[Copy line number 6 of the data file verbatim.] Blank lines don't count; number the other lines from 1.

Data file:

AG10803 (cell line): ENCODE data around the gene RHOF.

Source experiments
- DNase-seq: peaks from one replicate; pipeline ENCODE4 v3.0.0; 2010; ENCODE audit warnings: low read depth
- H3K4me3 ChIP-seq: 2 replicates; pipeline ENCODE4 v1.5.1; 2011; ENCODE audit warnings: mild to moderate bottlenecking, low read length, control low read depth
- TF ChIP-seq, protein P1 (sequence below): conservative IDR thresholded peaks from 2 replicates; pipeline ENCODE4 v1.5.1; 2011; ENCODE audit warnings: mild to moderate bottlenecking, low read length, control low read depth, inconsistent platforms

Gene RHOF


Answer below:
Gene RHOF